Rare Rides: The Very Rare Morgan Aero 8 America, From 2007

Corey Lewis
by Corey Lewis

Morgan is a carmaker for traditionalists who wear tweeds, enjoy wooden car frames, and shun modern technology. Its customers’ tobacco pipes are firmly pointed toward the past.

Seems like today’s Rare Ride is not for them. Presenting the 2007 Aero 8.

Morgan doesn’t often develop a new model, instead preferring to fiddle around with their existing roadsters, which is the only style of vehicle the company builds. In the late Nineties though, someone decided it was time for an addition to the model range, and set to work.

The resulting car was the Aero 8, which was the first new model from Morgan since 1964. Breaking with its own tradition, the Aero 8 utilized an aluminum chassis and frame. At a weight of just 2,596 pounds, the slick roadster was powered by a very German 4.4-liter V8 borrowed from BMW. 329 horsepower were on tap, delivered to the rear via the auto’s six-speed manual.

Aero 8 had a couple other notable features: The original design included headlamps which, for aerodynamic reasons, appeared to be cross-eyed. And the fully independent suspension did not include anti-roll bars. Onlookers were discomfited by the Aero 8’s headlamps, so in 2007 Morgan released a revised version with a more acceptable looking visage. That same model year, the 4.4 was replaced by BMW’s own 4.8-liter. Horsepower jumped to 362, and an automatic transmission became optional.

An upmarket coupe version called the AeroMax debuted in 2008. It had a limited run of 100 units, and a price of $161,000 (inflation adjusted). Morgan continued production of the AeroMax, perhaps to the chagrin of original purchasers, and cut a hole in the roof. Voila, the Aero SuperSports targa coupe.

During its production the Aero 8 competed in a few different races; its best finish was 10th place in the GT class, at the 2004 12 Hours of Sebring. Production of the Aero 8 ended in 2010. Though the company announced a successor later, it never materialized. Today Morgan offers their 3 Wheeler model, and three different versions of the “4” Roadster. They have 12 dealerships spread across the United States and one near Downtown Canada.

Today’s Rare Ride is an in-betweener example of Aero 8. It has the revised headlamps of 2007, but was not fitted with the larger V8. This one was sold as new in the United States, for which Morgan developed the America version specially. The ad copy indicates 2007 was the last time the Aero 8 was offered in the U.S. market. With 20,000 miles, left-hand drive, and the most killer wheels, Aero 8 asks $149,995.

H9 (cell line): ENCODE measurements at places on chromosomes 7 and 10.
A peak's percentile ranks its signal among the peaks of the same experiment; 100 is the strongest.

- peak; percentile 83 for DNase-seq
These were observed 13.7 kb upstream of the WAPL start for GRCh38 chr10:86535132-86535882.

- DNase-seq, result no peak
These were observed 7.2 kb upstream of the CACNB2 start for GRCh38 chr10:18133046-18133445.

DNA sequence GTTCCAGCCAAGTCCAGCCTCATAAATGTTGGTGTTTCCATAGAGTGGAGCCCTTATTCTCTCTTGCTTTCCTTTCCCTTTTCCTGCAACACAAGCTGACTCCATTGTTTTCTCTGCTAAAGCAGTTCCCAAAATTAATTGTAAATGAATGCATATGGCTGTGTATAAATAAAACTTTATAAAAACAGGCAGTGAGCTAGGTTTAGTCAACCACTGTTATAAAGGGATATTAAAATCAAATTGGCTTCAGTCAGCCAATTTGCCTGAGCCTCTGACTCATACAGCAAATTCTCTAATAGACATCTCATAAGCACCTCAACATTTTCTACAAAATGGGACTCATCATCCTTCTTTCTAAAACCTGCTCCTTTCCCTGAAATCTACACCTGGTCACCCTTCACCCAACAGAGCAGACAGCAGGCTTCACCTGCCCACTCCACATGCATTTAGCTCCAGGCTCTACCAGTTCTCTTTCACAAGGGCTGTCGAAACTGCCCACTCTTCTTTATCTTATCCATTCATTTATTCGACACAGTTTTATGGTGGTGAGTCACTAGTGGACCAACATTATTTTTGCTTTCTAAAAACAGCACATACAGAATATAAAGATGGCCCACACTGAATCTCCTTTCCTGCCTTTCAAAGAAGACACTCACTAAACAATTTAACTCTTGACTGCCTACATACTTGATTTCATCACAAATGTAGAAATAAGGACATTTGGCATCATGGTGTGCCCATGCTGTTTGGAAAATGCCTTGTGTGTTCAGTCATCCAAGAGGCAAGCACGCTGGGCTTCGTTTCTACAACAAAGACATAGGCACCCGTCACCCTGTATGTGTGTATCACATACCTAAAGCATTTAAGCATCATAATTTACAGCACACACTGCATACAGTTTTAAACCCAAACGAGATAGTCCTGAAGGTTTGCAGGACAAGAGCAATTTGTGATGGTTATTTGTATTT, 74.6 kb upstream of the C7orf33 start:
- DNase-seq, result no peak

[Images: seller]

Corey Lewis
Corey Lewis

Interested in lots of cars and their various historical contexts. Started writing articles for TTAC in late 2016, when my first posts were QOTDs. From there I started a few new series like Rare Rides, Buy/Drive/Burn, Abandoned History, and most recently Rare Rides Icons. Operating from a home base in Cincinnati, Ohio, a relative auto journalist dead zone. Many of my articles are prompted by something I'll see on social media that sparks my interest and causes me to research. Finding articles and information from the early days of the internet and beyond that covers the little details lost to time: trim packages, color and wheel choices, interior fabrics. Beyond those, I'm fascinated by automotive industry experiments, both failures and successes. Lately I've taken an interest in AI, and generating "what if" type images for car models long dead. Reincarnating a modern Toyota Paseo, Lincoln Mark IX, or Isuzu Trooper through a text prompt is fun. Fun to post them on Twitter too, and watch people overreact. To that end, the social media I use most is Twitter, @CoreyLewis86. I also contribute pieces for Forbes Wheels and Forbes Home.

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  • 7402 7402 on Aug 07, 2019

    The good news is that if you accidentally damage a headlight you can source a replacement from a 2005-2006 MINI in any junkyard. They are the same lights only mounted on opposite sides and upside down. So much for bespoke.

  • ToolGuy ToolGuy on Aug 07, 2019

    How many bags of candy are hiding in those panel gaps? (Asking for a friend.)

  • Wjtinfwb Funny. When EV's were bursting onto the scene; Tesla's, Volt's, Leaf's pure EV was all the rage and Hybrids were derided because they still used a gas engine to make them, ahem; usable. Even Volt's were later derided when it was revealed that the Volt's gas engine was actually connected to the wheels, not just a generator. Now, Hybrids are warmly welcomed into the Electric fraternity by virtue of being "electrified". If a change in definition is what it takes, I'm all for it. Hybrid's make so much sense in most American's usage patterns and if needed you can drive one cross-country essentially non-stop. Glad to see Hybrid's getting the love.
  • 3-On-The-Tree We also had a 1973 IH Scout that we rebuilt the engine in and it had dual glass packs, real loud. I miss those days.
  • 3-On-The-Tree Jeff thanks. Back in 1990 we had a 1964 Dodge D100 with a slant six with a 3 on the tree. I taught myself how to drive a standard in that truck. It was my one of many journeys into Mopar land. Had a 1973 Plymouth duster with a slant six and a 1974 Dodge Dart Custom with 318 V8. Great cars and easy to work on.
  • Akear What is GM good at?You led Mary............................................What a disgrace!
  • Randy in rocklin I have a 87 bot new with 200k miles and 3 head gasket jobs and bot another 87 turbo 5 speed with 70k miles and new head gaskets. They cost around 4k to do these days.
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